|Publication number||US6481246 B1|
|Application number||US 09/619,100|
|Publication date||Nov 19, 2002|
|Filing date||Jul 19, 2000|
|Priority date||Jul 19, 2000|
|Also published as||CA2344979A1, CA2344979C|
|Publication number||09619100, 619100, US 6481246 B1, US 6481246B1, US-B1-6481246, US6481246 B1, US6481246B1|
|Inventors||Troy A. Johnson, Evan R. VandeHaar, Russell L. VanNorden, Ted L. Hansen|
|Original Assignee||Maytag Corporation|
|Export Citation||BiBTeX, EndNote, RefMan|
|Patent Citations (9), Referenced by (8), Classifications (9), Legal Events (6)|
|External Links: USPTO, USPTO Assignment, Espacenet|
The present invention relates to a method and apparatus for controlling the liquid level in a washing machine.
A typical washing machine controls the water fill level of the tub by use of an air dome, including a pressure switch in communication with a sealed tube. The open end of the tube is in communication with the bottom of the wash tub and extends upward toward the pressure switch. As water enters the wash tub and the sump, water enters the opening of the air dome hose and, as the water level rises, the air pressure in the sealed tube increases and ultimately trips the pressure switch. When the pressure switch trips, the washing machine stops filling. One example of a typical air dome is disclosed in U.S. Pat. No. 3,397,716.
One major problem with prior art air domes occurs when water enters the air dome hose. When water does enter the air dome hose, the water does not always come out due to the vacuum caused by the sealed hose. When this happens, the fill level of the washing machine increases since a greater fill level is required to trip the pressure switch. The fill level required to trip the pressure sensor will increase by an amount equal to the length of the water column trapped in the air dome hose. In other words, if six inches of water are trapped in the air dome hose, the level at which the washing machine will quit filling is increased by six inches. It is possible that the increased fill level will cause the washing machine to overflow.
A common way that water becomes trapped in the air dome hose is when a small amount of water is left in the sump at the bottom of the wash tub. possible that the increased fill level will cause the washing machine to overflow.
A common way that water becomes trapped in the air dome hose is when a small amount of water is left in the sump at the bottom of the wash tub. When the washing machine is tipped, for moving or maintenance for example, water will flow into the hose and will not come out. When this happens, the next time the washing machine is filled, the water level required to trip the pressure switch will be greater by an amount equal to the amount of water trapped in the air dome hose.
Another problem associated with prior art air dome hoses, such as that disclosed in U.S. Pat. No. 5,964,001, is the formation of condensation in the small diameter tube extending between the air dome and the pressure switch. Such condensation forms as a result of changes in the water temperature from hot to cold. Such condensation is hard to drain from the small diameter tube due to surface tension. Eventually, the condensation can migrate upwardly along the tube to the switch, and cause failure of the switch.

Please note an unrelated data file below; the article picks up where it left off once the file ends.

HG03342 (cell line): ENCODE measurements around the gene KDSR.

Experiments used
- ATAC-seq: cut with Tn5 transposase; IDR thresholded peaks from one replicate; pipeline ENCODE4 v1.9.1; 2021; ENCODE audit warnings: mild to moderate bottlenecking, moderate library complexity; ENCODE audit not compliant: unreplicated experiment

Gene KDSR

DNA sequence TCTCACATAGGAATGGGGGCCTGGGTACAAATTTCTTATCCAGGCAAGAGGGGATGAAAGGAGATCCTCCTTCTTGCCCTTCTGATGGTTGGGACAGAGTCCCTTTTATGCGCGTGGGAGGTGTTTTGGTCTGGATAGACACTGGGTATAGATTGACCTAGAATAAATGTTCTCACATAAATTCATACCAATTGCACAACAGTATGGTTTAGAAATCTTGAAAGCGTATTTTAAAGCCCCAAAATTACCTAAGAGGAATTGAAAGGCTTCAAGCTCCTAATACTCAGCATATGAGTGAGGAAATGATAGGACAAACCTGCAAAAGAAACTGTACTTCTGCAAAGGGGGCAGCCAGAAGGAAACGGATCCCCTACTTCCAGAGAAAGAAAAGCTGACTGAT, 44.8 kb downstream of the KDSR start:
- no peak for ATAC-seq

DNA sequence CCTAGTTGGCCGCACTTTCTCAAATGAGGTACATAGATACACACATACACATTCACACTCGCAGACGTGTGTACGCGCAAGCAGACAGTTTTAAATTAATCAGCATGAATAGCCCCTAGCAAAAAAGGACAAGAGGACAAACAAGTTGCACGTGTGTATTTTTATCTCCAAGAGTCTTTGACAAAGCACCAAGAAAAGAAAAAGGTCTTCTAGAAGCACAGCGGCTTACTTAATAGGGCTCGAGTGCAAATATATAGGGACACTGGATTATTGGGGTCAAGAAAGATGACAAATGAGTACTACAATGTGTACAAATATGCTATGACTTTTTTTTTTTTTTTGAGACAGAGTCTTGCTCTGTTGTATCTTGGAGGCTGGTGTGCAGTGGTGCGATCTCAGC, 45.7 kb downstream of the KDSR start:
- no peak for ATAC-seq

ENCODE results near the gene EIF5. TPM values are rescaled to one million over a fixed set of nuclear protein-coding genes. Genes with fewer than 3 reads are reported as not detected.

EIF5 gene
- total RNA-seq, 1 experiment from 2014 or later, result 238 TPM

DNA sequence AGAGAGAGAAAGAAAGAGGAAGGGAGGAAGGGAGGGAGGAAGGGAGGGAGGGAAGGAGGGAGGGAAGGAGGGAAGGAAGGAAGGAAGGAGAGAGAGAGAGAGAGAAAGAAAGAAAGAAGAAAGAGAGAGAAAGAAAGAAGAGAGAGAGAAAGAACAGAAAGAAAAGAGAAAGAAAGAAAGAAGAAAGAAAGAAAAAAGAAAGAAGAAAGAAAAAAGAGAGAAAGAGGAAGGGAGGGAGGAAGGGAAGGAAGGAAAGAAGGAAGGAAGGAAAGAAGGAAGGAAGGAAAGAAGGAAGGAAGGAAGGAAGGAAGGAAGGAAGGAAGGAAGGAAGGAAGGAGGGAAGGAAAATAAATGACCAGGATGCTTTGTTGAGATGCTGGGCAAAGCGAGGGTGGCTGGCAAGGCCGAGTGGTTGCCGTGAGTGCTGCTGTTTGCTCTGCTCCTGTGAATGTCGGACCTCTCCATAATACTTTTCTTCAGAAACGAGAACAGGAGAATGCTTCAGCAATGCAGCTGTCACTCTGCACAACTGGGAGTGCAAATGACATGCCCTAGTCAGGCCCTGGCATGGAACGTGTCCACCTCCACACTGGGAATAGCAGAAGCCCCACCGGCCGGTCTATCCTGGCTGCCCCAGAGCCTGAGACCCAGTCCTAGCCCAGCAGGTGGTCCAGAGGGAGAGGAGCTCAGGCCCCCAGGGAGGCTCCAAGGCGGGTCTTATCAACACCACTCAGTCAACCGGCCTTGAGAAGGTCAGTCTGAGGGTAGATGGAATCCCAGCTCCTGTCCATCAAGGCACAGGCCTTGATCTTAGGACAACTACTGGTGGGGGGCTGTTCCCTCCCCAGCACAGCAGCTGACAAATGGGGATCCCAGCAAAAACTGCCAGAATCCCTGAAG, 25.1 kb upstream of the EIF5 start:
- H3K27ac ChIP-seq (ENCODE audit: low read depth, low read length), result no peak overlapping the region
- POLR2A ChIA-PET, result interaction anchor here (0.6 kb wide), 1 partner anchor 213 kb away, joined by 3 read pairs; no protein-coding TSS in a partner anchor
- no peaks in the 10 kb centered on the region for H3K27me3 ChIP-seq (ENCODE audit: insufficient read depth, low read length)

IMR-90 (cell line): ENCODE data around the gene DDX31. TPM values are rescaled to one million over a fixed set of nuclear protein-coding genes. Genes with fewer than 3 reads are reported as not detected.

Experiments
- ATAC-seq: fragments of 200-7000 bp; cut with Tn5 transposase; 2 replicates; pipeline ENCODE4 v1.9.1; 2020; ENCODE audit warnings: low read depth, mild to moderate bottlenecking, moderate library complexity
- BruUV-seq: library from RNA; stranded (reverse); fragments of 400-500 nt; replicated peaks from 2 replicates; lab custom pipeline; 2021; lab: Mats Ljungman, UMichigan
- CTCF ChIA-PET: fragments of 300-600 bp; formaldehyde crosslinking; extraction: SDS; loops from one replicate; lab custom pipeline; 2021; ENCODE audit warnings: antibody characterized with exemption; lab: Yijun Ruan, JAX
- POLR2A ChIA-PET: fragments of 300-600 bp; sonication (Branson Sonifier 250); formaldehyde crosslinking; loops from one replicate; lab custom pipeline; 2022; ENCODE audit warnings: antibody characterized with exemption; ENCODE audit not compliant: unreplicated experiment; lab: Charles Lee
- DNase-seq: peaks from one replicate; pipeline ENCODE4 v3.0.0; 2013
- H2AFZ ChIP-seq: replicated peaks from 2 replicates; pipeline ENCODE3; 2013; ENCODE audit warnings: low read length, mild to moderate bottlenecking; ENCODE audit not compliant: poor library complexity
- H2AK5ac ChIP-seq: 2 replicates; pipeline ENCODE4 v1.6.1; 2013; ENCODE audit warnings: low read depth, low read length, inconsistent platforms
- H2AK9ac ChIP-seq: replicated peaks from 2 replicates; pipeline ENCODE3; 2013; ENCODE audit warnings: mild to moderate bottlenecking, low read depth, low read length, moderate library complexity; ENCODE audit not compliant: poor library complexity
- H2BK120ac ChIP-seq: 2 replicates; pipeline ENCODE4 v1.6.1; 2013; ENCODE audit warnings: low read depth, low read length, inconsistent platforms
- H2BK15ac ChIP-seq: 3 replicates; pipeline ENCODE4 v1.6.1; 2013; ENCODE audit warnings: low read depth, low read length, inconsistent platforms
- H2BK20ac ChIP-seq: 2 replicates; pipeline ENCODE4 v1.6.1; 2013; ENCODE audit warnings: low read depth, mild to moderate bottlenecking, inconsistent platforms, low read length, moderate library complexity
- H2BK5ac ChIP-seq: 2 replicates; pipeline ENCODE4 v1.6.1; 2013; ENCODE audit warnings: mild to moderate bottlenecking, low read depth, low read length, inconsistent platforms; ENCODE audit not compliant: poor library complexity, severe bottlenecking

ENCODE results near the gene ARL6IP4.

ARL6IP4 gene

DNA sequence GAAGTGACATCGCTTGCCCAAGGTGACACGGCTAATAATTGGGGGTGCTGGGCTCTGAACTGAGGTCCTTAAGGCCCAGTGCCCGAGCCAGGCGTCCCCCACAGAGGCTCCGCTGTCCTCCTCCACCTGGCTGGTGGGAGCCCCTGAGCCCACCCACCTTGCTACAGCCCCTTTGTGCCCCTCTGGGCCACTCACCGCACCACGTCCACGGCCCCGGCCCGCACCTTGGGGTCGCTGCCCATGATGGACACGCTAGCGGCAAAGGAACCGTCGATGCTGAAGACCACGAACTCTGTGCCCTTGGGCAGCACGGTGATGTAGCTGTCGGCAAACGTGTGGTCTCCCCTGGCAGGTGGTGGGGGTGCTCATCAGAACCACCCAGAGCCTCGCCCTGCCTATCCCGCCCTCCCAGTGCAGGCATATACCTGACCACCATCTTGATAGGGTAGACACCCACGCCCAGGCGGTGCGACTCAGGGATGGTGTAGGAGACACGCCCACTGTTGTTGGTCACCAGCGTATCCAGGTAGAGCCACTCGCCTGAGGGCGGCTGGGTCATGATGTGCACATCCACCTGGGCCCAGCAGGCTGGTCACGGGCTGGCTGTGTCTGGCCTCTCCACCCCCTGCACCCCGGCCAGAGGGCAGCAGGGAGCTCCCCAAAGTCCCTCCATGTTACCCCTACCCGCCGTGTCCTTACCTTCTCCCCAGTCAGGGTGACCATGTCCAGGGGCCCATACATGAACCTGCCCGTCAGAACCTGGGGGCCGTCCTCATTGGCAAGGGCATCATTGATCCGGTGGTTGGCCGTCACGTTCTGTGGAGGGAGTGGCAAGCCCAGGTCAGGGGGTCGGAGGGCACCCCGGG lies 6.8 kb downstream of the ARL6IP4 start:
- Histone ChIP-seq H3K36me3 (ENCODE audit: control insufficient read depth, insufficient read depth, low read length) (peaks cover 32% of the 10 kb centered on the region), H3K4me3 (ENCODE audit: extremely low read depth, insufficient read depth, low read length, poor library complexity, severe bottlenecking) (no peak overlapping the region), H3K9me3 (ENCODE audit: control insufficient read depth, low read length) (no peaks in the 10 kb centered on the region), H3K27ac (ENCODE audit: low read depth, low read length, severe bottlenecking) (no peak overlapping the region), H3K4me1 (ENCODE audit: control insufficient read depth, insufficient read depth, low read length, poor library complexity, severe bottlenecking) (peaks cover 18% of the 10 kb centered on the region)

Another problem can arise if the pressure switch is mounted above the tub, as in the '001 patent. If there is a leak in the air dome, there will be no change in air pressure within the dome in response to changing water levels. Therefore, the switch will not actuate, leading to overflow of the washing machine tub.
Accordingly, a primary objective of the present invention is the provision of a pressure switch for controlling the water level in a washing machine without the problems associated with the prior art.
Another objective of the present invention is the provision of an air dome pressure switch which is mounted to the drain pump of the washing machine.
Another objective of the present invention is the provision of a pressure switch which is mounted below the tub so as to be actuated by water pressure in the event of an air leak in the air dome.
A further objective of the present invention is the provision of a pressure switch which is mounted adjacent the air dome so as to minimize or preclude formation of condensation.
Another objective of the present invention is the provision of a sensor for controlling water level in a washing machine tub, which is mounted independently of the tub.
A further objective of the present invention is the provision of a sensor for controlling water level in a washing machine, which is economical to manufacture, and effective and durable in use.
These and other objectives will become apparent from the following description of the invention.
The water level control pressure switch of the present invention is mounted to the drain pump of a washing machine, independently of the washing machine tub. An air dome extends from the water inlet line of the pump, so as to be partially filled with water during the fill cycle of the washing machine. The pressure switch is mounted directly to the air dome. The switch is angularly disposed to allow condensation to drain away from the switch. Since the pressure switch is mounted to the drain pump below the tub of the washing machine, in the event of an air leak in the air dome, the switch will still be actuated by water pressure, thereby preventing overflow of the tub. The pump housing, pump inlet, pump outlet, and air dome are integrally formed.
FIG. 1 is a perspective view of the pressure switch of the present invention mounted upon a drain pump of a washing machine.
FIG. 2 is an end view of the switch and pump assembly.
FIG. 3 is a side elevation view of the pump and switch assembly.